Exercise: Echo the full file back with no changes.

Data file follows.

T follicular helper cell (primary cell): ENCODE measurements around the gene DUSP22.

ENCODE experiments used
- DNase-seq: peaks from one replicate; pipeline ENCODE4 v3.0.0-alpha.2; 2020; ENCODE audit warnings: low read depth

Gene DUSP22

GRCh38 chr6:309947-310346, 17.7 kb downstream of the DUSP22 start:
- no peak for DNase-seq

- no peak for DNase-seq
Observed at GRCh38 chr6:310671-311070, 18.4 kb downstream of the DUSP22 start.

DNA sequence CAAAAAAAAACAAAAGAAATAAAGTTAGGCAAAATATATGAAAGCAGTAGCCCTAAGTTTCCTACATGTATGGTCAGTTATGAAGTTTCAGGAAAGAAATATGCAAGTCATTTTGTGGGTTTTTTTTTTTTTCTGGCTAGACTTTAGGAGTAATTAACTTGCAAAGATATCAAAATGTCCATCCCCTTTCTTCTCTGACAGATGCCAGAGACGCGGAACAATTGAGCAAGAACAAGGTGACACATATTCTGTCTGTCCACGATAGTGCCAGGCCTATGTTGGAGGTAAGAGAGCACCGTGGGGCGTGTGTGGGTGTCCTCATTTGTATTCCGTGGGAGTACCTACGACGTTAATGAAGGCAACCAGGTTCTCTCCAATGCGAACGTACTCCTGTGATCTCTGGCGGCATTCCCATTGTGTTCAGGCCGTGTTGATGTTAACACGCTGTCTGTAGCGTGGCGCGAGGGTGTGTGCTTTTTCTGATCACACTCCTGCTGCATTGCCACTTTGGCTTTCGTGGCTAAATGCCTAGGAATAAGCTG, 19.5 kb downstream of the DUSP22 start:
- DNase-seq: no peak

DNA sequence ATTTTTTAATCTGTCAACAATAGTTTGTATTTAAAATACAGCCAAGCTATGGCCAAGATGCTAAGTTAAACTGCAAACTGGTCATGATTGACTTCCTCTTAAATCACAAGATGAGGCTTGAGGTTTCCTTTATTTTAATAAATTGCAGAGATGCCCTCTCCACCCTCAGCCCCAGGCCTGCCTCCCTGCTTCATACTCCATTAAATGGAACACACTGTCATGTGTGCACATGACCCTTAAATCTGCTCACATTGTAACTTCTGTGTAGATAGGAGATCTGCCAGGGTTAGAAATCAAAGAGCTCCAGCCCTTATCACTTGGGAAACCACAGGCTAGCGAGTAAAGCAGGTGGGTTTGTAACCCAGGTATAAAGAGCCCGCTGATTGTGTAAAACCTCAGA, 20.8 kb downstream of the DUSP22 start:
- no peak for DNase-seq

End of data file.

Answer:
T follicular helper cell (primary cell): ENCODE measurements around the gene DUSP22.

ENCODE experiments used
- DNase-seq: peaks from one replicate; pipeline ENCODE4 v3.0.0-alpha.2; 2020; ENCODE audit warnings: low read depth

Gene DUSP22

GRCh38 chr6:309947-310346, 17.7 kb downstream of the DUSP22 start:
- no peak for DNase-seq

- no peak for DNase-seq
Observed at GRCh38 chr6:310671-311070, 18.4 kb downstream of the DUSP22 start.

DNA sequence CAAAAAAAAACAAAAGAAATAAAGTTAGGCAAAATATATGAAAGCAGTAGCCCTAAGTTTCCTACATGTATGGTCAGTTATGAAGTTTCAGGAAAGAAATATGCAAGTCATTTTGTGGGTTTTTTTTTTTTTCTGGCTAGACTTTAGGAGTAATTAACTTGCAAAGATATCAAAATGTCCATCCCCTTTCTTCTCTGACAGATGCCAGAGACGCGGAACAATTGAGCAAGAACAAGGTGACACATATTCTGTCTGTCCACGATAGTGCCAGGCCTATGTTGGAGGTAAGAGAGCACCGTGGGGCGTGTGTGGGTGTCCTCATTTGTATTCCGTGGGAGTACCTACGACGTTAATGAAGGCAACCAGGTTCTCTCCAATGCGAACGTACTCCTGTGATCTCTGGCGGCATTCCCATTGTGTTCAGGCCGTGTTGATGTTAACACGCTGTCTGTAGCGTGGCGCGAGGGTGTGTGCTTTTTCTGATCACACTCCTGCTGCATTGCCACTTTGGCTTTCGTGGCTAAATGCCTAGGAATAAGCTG, 19.5 kb downstream of the DUSP22 start:
- DNase-seq: no peak

DNA sequence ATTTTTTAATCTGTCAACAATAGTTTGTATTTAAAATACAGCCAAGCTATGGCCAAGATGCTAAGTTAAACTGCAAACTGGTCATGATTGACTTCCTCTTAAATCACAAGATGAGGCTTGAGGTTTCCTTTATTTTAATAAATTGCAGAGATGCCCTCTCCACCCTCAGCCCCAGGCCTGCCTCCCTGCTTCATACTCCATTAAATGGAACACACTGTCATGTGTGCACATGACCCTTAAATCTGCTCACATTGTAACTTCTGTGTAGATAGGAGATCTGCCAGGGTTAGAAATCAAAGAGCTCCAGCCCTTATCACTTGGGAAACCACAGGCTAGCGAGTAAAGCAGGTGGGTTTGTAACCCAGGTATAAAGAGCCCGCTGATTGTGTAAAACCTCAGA, 20.8 kb downstream of the DUSP22 start:
- no peak for DNase-seq